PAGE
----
Tony Newman at 510-208-7711 or Shayna Samuels at 212-547-6916
On Tuesday, August 15, elected officials from both parties will gather along with family members of those incarcerated for drug-related crimes, medical marijuana patients and drug policy experts to address a growing civil rights issue sure to be ignored by the Democratic Party down the street: America’s failed war on drugs.
Speakers, including all of those listed above, will address how America’s war on drugs is failing, even by the government’s own standards. This year alone, taxpayers will spend more than $40 billion to enforce the drug laws — a dramatic increase since 1980, when federal spending was roughly $1 billion and state spending just a few times that. Yet illicit drugs are cheaper and purer than they were two decades ago, and continue to be readily available.
In addition, according to a new study by the Justice Policy Institute, the number of persons imprisoned for drug offenses in the U.S. increased by more than one thousand percent from 1980 to 1997, and continues to rise. This is despite the fact that states with higher rates of drug incarceration — with California at the top — experience higher, not lower, rates of drug use than other states.
“People are finally starting to wake up to the fact that the drug war makes no sense,” said Ethan Nadelmann, Executive Director of The Lindesmith Center-Drug Policy Foundation, which is organizing the Shadow Convention proceedings on the drug war. “The war on drugs is not a war on crime, as politicians would have us believe. Instead, it is a war on the poor, a war on public health, and a war on our basic Constitutional rights.”
The drug policy program at the Shadow Convention will take place on Tuesday, August 15 at Patriotic Hall at 1816 Figueroa Street in Los Angeles from 10AM-9PM.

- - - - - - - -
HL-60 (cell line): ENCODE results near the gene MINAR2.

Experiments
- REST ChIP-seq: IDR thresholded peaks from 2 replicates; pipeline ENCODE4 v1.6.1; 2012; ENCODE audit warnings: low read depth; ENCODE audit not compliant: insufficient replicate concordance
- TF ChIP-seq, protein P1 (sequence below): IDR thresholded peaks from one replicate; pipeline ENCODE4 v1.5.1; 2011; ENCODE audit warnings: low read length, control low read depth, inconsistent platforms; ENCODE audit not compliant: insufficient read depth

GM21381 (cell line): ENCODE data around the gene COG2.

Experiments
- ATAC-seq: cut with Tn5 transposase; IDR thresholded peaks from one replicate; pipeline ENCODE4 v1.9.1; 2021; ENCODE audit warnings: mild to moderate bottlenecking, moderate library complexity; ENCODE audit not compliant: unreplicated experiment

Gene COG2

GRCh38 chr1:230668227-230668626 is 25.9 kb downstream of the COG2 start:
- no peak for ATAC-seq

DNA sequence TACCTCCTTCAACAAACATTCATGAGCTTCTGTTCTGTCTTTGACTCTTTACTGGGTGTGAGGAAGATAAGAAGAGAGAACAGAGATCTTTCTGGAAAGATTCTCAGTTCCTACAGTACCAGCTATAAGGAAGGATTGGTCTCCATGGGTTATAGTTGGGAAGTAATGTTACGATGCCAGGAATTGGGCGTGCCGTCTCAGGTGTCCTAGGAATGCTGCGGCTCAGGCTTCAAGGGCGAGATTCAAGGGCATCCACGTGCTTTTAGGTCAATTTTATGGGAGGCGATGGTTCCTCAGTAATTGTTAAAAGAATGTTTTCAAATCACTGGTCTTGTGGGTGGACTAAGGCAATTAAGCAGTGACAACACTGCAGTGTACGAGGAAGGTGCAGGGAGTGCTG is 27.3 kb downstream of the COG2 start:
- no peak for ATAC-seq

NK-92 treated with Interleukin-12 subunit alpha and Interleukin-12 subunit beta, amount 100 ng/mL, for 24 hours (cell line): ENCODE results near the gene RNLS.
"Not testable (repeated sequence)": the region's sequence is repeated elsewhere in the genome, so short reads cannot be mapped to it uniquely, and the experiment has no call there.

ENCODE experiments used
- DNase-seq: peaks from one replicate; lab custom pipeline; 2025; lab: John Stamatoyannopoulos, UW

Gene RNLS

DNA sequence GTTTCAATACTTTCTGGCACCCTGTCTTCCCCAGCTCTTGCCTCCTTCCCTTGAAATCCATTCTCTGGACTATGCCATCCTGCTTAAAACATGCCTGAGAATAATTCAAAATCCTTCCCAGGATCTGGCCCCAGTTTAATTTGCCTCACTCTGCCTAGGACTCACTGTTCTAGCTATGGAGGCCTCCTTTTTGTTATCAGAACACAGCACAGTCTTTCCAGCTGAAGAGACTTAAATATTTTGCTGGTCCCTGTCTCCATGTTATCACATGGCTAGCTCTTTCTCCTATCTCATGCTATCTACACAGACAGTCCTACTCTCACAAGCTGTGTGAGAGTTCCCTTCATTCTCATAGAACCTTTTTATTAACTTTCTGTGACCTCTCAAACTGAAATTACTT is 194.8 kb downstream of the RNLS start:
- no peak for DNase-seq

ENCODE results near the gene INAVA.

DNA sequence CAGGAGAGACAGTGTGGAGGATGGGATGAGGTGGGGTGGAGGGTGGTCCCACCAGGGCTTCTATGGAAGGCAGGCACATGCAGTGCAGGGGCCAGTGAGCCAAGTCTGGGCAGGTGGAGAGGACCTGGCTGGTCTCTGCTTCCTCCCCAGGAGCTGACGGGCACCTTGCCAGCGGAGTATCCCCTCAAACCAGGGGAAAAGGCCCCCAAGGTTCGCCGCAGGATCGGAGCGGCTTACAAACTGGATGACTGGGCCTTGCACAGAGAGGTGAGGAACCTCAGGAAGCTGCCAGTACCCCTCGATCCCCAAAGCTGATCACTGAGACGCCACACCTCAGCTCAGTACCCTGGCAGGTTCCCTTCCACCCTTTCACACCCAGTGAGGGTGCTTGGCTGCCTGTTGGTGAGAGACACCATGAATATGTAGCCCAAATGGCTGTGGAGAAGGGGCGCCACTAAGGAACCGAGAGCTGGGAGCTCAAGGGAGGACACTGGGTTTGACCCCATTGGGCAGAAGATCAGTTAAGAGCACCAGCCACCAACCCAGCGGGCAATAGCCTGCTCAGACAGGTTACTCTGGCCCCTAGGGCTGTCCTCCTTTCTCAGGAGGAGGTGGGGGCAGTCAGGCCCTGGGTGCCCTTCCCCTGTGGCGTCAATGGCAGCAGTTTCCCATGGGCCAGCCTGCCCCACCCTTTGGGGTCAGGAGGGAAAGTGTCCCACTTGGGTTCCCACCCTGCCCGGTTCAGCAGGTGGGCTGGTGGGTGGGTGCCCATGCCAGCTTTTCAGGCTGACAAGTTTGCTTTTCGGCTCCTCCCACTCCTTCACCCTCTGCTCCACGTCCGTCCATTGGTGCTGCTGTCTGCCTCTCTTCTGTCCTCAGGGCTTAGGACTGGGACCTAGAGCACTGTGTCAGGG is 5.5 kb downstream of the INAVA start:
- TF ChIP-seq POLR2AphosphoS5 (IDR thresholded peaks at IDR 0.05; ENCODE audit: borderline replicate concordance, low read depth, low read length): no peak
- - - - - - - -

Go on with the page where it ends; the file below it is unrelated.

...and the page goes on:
An ad highlighting the hypocrisies of the drug war, with a photo of Al Gore, will run in this week’s L.A. Weekly. (A similar ad ran with a photo of Governor George W. Bush in the Philadelphia Weekly during the Republican National Convention.)
The drug war debate is particularly relevant in California, where voters will consider Proposition 36 in November, which would divert non-violent drug possession offenders to treatment instead of incarceration. By White House estimates, 57 percent of people in need of treatment do not receive it, despite numerous studies demonstrating that treatment is far more cost-effective than imprisonment at reducing drug abuse.
Other topics to be addressed on Tuesday, August 15 in Los Angeles include:
The failed drug war is one of three topics to be addressed during the Shadow Conventions, taking place alongside the Republican and Democratic National Conventions this summer. Campaign finance reform and the growing wealth gap are the other two topics to be addressed.
“Most thoughtful Americans know that the drug war has failed, and that it cannot succeed,” said Nadelmann. “Sorely lacking, however, is the political courage required to open this debate.”
ATTENTION JOURNALISTS: For more information about the Shadow Conventions or America’s failed war on drugs, please call Tony Newman at (212) 548-0383, or go to http://www.drugpolicy.org/events/archive/conferences/shadow/.